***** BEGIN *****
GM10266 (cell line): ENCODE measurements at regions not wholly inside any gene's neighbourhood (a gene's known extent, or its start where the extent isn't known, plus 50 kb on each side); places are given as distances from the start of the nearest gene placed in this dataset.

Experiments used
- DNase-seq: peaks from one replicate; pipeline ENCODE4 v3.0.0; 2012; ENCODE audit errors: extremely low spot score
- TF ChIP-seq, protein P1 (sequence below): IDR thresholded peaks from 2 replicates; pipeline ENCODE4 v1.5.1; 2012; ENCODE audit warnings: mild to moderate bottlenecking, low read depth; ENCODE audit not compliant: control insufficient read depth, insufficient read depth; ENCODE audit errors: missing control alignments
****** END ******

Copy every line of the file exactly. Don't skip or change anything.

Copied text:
GM10266 (cell line): ENCODE measurements at regions not wholly inside any gene's neighbourhood (a gene's known extent, or its start where the extent isn't known, plus 50 kb on each side); places are given as distances from the start of the nearest gene placed in this dataset.

Experiments used
- DNase-seq: peaks from one replicate; pipeline ENCODE4 v3.0.0; 2012; ENCODE audit errors: extremely low spot score
- TF ChIP-seq, protein P1 (sequence below): IDR thresholded peaks from 2 replicates; pipeline ENCODE4 v1.5.1; 2012; ENCODE audit warnings: mild to moderate bottlenecking, low read depth; ENCODE audit not compliant: control insufficient read depth, insufficient read depth; ENCODE audit errors: missing control alignments